This time last month I wrote about the BBC Archive's expanding set of online collections centred on particular themes and subjects drawn from the corporation's fascinating history.
This week has seen the launch of a brand new collection based on the BBC's collection of material documenting 20th century feminism. It's designed to run in tandem with the launch of Vanessa Engle's three-part documentary series on BBC Four, Women, as well as the celebration of International Women's Day last Monday. I spoke to two of the site's producers, Emer O'Reilly and Kate Wheeler, about this fresh look at how women's roles in society have changed since the advent of the BBC.
Emer, who is an archivist with over 20 years experience at the BBC, revealed how the angle of the collection had been inadvertently inspired by a teenager who had used a previous archive collection on the Suffragettes to research a school project. The archive team wanted to help young people to understand what happened next in the story of the struggle for women's rights. The new collections reveal that although the Suffragettes won the battle to gain British women universal franchise in 1928, it was many years until anything like true equality was attained. For decades jobs were still advertised by gender and women's salaries stalled at a rate of approximately one third of their male counterparts.
Emer told me that one of her favourite programmes on the site - the story of Bella the Welder, drawn from the groundbreaking 80s series Out Of The Doll's House (the interviews were later re-broadcast as Voices From The Doll's House) - demonstrates the changes in women's rights perfectly. It documents the tale of a Scottish woman who, like millions of others, found employment during the Second World War, replacing a male workforce that had gone to fight abroad. In fact, by 1943 90% of single women and 80% of married women were involved in war work outside the home. Despite excelling at, and loving, welding, Bella was paid only half of a man's regular wage and was made redundant when the war ended. It wasn't until 1975's introduction of the equal pay and sex discrimination acts that she was able to eventually regain employment as a welder, despite years of interviews (often posing as a male candidate on paper!).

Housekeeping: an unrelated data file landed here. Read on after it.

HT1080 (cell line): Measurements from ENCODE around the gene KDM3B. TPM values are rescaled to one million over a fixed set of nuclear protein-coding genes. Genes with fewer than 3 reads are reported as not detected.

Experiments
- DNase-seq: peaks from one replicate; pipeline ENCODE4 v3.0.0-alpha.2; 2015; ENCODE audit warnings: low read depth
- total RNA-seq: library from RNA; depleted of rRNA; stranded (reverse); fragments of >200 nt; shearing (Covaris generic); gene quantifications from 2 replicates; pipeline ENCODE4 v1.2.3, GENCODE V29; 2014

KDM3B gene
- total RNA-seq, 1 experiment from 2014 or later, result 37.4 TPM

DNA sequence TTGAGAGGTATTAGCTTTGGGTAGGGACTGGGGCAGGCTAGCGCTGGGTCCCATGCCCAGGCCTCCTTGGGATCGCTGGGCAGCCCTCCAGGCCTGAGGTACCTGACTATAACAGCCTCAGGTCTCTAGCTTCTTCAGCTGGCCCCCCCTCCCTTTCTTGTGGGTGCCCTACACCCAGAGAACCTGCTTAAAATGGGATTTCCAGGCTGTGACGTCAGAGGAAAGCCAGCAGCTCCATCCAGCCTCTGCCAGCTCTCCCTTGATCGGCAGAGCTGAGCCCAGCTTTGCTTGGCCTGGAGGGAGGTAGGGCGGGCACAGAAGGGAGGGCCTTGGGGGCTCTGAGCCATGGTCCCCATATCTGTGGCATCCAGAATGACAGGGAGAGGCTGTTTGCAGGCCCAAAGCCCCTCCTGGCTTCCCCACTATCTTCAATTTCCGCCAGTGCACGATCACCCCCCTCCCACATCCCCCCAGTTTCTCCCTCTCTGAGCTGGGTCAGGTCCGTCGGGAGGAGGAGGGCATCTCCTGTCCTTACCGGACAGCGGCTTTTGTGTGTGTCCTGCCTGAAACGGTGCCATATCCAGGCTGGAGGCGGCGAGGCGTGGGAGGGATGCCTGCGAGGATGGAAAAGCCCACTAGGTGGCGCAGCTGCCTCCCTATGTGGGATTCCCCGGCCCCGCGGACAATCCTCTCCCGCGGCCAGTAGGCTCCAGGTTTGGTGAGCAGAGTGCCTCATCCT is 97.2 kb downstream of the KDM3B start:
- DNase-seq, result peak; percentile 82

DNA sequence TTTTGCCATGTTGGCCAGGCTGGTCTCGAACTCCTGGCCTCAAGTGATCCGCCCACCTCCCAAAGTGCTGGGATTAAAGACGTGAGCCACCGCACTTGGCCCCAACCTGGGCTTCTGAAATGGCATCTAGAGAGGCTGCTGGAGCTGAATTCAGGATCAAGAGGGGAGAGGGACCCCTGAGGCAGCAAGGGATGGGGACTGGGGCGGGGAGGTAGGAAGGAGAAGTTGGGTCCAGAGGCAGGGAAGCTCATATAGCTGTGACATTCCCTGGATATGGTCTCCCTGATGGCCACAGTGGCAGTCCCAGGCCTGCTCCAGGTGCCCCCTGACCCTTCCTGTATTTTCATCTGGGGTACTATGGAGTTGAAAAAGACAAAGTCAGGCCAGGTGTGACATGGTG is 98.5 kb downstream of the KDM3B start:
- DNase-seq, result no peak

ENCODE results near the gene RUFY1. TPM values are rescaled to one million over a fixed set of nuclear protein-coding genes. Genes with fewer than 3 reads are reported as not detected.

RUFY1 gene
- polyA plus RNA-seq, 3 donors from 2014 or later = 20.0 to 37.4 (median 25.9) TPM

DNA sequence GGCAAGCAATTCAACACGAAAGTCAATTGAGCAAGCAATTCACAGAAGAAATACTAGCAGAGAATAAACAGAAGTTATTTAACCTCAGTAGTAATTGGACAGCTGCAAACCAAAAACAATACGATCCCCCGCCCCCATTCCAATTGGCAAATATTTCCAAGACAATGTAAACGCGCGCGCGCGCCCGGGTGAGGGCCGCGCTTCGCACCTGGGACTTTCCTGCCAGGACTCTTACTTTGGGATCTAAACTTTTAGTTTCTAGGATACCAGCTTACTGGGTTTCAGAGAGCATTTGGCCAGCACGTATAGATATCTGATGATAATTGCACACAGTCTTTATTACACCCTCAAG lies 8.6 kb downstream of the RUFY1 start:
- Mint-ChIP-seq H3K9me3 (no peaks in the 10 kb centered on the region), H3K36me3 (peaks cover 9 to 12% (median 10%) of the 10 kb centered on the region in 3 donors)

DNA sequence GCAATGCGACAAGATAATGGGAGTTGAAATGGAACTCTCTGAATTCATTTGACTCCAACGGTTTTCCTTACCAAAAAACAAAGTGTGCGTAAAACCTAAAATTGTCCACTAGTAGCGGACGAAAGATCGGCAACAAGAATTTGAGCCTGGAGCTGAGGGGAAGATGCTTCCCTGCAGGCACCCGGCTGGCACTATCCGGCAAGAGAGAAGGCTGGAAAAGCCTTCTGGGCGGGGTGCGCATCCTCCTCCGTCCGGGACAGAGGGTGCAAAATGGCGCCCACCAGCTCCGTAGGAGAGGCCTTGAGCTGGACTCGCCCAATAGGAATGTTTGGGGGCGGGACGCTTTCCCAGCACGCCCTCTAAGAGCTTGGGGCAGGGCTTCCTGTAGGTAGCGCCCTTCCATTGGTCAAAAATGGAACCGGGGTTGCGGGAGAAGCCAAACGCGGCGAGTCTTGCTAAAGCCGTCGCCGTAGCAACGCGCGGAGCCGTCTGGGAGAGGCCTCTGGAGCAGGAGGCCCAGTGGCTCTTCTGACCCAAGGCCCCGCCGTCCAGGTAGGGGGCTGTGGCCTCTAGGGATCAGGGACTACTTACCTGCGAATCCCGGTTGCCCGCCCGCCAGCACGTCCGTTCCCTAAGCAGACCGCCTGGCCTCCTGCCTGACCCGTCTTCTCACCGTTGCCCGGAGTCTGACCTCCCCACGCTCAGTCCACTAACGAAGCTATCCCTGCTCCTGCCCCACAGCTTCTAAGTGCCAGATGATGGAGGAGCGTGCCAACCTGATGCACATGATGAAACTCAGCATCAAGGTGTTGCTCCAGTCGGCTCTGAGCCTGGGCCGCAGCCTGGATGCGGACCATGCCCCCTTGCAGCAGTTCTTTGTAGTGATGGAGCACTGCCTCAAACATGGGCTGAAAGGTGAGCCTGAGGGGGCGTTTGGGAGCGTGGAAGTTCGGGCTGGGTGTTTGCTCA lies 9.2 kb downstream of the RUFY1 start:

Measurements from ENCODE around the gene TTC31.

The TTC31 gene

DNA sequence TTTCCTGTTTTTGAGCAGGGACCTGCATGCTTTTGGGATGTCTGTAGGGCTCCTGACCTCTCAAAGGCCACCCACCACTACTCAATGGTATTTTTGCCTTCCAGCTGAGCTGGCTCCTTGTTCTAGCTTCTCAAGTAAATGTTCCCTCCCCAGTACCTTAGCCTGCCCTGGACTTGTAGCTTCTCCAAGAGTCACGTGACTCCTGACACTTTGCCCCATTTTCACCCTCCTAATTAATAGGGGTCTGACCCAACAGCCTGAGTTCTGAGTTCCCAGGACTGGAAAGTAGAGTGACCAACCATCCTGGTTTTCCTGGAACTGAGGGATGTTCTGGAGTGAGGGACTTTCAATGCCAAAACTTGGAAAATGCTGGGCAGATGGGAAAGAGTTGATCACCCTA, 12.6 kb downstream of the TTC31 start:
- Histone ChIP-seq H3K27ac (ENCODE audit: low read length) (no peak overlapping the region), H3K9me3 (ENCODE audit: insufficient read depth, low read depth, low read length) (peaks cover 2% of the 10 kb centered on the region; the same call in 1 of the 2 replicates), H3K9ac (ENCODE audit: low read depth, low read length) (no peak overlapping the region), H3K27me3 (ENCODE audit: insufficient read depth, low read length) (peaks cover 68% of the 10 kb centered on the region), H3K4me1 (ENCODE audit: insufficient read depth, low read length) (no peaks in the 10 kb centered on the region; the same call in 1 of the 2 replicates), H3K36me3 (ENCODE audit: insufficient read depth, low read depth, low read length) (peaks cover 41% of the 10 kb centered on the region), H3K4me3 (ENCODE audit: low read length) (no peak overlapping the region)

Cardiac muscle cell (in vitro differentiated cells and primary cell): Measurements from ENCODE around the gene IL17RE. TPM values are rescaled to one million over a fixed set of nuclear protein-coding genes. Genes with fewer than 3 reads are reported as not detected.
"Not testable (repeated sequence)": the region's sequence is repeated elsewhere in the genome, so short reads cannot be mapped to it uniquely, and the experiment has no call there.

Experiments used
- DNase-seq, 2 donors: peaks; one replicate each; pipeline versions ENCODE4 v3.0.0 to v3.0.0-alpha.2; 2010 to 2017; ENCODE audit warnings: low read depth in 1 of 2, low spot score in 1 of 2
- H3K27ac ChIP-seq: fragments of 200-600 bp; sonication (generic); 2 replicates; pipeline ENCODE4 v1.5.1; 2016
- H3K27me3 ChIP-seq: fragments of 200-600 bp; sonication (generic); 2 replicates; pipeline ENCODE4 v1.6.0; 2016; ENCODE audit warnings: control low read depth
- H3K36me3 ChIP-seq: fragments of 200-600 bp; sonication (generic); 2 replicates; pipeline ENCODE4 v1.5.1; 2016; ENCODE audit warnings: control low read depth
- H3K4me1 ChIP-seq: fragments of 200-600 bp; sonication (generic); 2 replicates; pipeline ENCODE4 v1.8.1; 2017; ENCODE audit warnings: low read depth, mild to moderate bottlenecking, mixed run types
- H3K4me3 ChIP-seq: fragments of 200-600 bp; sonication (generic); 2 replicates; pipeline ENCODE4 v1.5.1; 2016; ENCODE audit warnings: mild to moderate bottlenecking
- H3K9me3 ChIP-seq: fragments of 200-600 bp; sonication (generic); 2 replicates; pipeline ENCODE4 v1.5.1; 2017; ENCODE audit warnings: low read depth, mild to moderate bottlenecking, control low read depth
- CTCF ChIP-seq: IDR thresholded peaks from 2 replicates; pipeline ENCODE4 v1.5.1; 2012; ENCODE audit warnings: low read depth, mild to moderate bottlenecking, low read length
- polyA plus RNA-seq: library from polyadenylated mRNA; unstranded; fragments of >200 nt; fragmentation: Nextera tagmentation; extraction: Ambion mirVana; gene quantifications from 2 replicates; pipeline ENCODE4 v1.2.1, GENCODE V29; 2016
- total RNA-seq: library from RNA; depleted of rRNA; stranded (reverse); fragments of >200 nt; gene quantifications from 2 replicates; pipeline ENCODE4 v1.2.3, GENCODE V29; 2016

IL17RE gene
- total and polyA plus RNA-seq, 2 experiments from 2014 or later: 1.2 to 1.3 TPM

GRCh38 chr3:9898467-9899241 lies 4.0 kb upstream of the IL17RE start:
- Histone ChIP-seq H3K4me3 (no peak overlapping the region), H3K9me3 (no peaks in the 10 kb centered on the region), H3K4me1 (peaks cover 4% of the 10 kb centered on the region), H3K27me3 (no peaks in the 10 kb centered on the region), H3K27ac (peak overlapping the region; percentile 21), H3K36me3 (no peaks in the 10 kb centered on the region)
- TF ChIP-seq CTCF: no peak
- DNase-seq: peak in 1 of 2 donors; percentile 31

With such amazing material on offer, the Archive site's reputation and popularity is steadily growing. And while one of the biggest draws is still the steam train collection each addition increases the reach and appeal to broader sections of our audience. For example, the Feminist collection has already been much talked about on sites like Twitter and Facebook, as well as on feminist blogs.
The team are particularly proud of its commitment to the true Reithian value of using the material as a way of providing historical context for educational purposes. Indeed, the one of the site's next projects - set to coincide with the launch of a new 'face' of Dr Who - not only looks at the show's evolution but also aims to use the time lord's encounters with real figures from history to reveal the true stories behind key events. Add to this, amongst many other treats, an in-depth look at how general elections have been covered by us over the years and the release of classic material from Richard Feynman's Fun to Imagine series, supporting BBC Vision's Science season, and the future looks very bright for the BBC's past!